hinge means carrying the drive on the sleeper for pivotal movement at one of the sleeper ends between a down position outboard of the one sleeper end and with the output shaft axially aligned with the switch rod and an up position between the sleeper ends, the hinge means including two eyes centered on the pivot axis and fixed to an upper side of the box sleeper, and respective rigid arms on the drive having inner ends formed as eyes pivoted on the eyes of the sleeper.
6. The railroad switch actuator defined in claim 5 wherein the arms are generally Z-shaped and have outer ends extending underneath the drive.
7. The railroad switch actuator defined in claim 6 wherein the arms have webs that lie flatly against the one sleeper end in the down position of the drive.
8. The railroad switch actuator defined in claim 7, further comprising:
respective reinforcement webs on the arms at inside corners between the respective inner arms and webs.
9. The railroad switch actuator defined in claim 6 wherein the outer ends have tips that project in the down position horizontally outward past the drive, the actuator further comprising
a sacrificial strut extending generally vertically between one of the outer-end tips and the box sleeper in the up position so as to support the drive on the box sleeper.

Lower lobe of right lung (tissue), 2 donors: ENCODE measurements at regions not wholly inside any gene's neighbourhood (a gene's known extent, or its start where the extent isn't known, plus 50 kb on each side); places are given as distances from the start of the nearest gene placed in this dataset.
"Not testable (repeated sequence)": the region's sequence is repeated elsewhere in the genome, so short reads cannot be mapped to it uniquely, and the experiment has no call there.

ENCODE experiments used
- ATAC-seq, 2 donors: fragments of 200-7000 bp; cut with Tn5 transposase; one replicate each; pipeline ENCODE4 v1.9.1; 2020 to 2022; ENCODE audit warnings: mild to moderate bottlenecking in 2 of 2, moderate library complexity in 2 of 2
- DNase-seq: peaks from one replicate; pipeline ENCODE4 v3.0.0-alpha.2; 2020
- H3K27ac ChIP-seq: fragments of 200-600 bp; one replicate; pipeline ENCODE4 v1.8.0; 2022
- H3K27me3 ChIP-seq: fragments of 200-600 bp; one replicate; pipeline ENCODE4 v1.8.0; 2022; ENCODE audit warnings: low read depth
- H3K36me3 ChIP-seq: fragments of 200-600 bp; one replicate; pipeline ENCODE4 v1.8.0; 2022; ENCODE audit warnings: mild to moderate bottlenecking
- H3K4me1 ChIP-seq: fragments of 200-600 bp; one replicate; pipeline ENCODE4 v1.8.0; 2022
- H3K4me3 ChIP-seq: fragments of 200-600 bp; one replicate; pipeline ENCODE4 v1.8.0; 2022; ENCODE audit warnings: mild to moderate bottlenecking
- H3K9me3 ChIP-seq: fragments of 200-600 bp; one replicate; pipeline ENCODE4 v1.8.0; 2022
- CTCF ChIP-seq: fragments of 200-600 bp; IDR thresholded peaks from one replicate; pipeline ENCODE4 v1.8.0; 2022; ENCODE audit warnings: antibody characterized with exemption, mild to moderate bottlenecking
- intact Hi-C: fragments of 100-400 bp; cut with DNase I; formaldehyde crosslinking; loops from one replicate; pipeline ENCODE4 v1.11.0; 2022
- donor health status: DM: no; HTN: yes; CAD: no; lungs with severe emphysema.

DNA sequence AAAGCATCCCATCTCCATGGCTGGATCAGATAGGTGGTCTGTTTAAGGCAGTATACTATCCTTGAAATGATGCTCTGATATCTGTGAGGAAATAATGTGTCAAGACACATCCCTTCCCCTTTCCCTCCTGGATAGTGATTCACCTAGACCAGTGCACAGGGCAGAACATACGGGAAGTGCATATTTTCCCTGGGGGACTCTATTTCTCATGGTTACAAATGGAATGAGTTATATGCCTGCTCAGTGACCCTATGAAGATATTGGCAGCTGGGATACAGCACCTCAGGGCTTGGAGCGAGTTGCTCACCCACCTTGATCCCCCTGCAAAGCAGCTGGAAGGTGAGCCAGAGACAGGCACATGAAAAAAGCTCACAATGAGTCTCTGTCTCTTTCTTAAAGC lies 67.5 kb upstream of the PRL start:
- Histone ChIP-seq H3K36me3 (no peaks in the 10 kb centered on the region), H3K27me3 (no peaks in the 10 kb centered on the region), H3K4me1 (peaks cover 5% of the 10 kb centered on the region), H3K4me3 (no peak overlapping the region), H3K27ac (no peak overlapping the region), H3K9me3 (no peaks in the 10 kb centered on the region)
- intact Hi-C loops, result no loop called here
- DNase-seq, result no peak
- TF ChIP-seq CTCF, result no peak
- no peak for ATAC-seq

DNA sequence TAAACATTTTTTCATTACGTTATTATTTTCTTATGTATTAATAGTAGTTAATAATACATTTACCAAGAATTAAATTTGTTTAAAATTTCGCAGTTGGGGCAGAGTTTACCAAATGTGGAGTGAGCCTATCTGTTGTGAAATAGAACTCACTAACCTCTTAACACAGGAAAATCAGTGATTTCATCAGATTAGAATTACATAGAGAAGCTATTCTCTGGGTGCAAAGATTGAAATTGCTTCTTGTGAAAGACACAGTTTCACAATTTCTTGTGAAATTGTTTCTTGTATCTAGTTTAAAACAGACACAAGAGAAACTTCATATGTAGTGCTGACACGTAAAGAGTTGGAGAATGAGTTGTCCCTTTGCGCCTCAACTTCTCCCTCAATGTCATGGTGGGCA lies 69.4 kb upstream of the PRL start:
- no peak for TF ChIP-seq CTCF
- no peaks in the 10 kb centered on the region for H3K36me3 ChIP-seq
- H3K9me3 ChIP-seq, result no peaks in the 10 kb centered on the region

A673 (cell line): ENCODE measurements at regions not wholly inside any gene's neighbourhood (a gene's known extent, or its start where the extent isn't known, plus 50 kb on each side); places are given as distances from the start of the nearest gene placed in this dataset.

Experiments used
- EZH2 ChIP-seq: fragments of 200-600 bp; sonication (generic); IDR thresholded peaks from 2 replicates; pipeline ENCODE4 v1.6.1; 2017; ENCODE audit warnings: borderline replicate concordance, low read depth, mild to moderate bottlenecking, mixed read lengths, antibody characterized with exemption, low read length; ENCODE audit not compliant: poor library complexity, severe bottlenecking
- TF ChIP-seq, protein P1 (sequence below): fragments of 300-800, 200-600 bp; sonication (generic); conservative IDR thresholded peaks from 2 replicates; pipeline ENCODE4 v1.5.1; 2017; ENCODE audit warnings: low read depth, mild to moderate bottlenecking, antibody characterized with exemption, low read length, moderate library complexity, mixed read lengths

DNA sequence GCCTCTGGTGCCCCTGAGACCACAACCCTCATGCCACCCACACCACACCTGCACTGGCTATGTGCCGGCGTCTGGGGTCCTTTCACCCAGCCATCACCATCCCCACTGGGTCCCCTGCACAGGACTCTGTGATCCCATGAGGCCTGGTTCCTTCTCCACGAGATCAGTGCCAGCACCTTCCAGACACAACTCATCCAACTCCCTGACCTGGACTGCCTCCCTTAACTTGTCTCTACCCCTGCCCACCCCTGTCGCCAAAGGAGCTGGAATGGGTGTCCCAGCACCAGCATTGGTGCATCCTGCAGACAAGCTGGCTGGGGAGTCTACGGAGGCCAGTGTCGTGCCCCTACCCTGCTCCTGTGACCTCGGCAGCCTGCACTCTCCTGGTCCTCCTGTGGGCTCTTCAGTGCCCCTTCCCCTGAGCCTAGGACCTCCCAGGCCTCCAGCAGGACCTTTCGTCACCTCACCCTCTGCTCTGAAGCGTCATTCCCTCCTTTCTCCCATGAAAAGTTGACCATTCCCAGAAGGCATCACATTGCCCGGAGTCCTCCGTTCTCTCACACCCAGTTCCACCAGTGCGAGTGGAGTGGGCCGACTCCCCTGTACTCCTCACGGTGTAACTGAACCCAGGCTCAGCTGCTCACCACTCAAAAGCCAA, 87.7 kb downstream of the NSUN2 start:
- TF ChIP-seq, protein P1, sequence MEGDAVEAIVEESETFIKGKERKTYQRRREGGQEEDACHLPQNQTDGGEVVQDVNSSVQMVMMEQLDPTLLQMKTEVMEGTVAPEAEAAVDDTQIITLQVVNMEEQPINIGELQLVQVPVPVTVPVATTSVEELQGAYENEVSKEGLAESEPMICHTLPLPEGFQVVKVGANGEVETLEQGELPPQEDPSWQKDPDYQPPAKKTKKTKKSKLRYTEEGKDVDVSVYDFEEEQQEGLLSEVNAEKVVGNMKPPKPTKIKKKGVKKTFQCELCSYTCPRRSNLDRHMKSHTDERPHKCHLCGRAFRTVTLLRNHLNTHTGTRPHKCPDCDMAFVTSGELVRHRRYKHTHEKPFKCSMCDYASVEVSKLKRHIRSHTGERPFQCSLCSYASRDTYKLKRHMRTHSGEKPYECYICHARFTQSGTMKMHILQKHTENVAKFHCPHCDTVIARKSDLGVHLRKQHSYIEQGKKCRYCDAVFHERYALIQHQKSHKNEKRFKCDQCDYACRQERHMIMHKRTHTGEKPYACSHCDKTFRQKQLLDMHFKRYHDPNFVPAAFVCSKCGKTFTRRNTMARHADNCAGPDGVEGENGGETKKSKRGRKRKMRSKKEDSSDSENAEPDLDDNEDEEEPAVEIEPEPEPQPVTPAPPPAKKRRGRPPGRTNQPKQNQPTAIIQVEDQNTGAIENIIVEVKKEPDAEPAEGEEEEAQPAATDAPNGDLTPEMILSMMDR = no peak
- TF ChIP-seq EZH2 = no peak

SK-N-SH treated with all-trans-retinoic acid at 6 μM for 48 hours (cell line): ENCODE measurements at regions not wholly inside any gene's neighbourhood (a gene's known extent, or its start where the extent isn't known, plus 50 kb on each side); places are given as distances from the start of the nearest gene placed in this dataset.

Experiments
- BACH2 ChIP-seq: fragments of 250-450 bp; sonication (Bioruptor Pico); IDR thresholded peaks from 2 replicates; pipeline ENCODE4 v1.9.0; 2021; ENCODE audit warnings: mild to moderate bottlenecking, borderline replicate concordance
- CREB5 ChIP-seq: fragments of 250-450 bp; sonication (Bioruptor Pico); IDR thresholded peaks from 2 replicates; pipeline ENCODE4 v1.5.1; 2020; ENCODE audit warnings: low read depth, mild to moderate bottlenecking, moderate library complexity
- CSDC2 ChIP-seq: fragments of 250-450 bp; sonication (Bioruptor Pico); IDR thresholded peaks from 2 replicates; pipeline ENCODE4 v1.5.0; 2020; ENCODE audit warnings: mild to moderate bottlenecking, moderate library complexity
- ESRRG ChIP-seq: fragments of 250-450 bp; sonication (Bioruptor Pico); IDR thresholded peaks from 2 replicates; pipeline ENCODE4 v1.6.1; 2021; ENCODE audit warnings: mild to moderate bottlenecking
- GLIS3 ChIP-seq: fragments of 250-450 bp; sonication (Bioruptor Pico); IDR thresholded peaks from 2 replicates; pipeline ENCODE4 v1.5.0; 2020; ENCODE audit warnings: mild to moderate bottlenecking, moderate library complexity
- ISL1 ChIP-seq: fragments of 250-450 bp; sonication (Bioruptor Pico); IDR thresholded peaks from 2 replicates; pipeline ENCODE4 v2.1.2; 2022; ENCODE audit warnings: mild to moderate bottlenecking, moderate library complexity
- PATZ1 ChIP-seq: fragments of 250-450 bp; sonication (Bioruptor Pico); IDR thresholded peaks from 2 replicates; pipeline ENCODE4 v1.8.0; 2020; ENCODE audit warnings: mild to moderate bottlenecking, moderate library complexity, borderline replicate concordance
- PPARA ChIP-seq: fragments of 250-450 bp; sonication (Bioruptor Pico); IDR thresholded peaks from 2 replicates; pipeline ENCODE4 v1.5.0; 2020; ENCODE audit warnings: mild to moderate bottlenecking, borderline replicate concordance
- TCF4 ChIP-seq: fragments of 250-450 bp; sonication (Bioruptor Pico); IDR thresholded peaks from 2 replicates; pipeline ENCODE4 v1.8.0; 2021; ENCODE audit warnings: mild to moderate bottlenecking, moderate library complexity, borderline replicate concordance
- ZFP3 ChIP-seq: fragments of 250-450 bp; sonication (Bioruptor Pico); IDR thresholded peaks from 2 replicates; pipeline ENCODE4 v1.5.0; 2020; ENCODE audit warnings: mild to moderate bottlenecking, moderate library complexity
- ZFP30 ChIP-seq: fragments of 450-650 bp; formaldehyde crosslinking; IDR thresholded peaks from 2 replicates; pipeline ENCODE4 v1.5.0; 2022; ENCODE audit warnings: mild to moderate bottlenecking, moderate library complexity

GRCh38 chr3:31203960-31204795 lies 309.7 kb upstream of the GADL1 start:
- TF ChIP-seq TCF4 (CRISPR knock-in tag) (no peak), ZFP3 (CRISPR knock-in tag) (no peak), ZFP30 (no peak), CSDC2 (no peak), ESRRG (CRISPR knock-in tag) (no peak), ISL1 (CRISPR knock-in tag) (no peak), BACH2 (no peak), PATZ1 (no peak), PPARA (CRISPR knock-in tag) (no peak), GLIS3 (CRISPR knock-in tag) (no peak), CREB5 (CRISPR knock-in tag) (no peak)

10. The railroad switch actuator defined in claim 6, further comprising
respective L-shaped plates each having an inner leg forming a respective one of the eyes and lying on an upper surface of the box sleeper and an outer leg lying flatly against an end face of the one sleeper end.
11. The railroad switch actuator defined in claim 10, further comprising
a web unitarily joining the outer legs of the plates below the rod axis.
Description
FIELD OF THE INVENTION

The present invention relates to an actuator for a railroad switch. More particularly this invention concerns such an actuator that is mounted on a sleeper.

BACKGROUND OF THE INVENTION

As described in U.S. Pat. No. 5,562,267 of Heim, it is known to mount the actuator for a railroad switch on a so-called box sleeper of generally standard dimensions. Such a box sleeper is formed as an upwardly open channel to which the fixed rails are bolted and on which the switch tongues can slide. A switch rod in the sleeper, which typically is upwardly closed by a cover plate when installed, extends out a drive end of the sleeper to a motor unit that is carried at the drive end.

Thus this sleeper with the drive constitutes a fairly long piece of equipment cannot be transported to the installation site mounted crosswise on a rail car, like a standard sleeper, because its length substantially exceeds the normal sleeper length and is thus to wide for most rights of way. Thus the drive sleeper must be shipped separate from the other sleepers and must be oriented lengthwise of the flat car it is shipped on, making its handling difficult and generally bothersome. Alternately the drive unit can be mounted in the field onto the end of the box sleeper, a job that is fairly complex and often difficult to carry out in view of the often difficult site conditions.

OBJECTS OF THE INVENTION

It is therefore an object of the present invention to provide an improved sleeper-mounted railroad-switch actuator.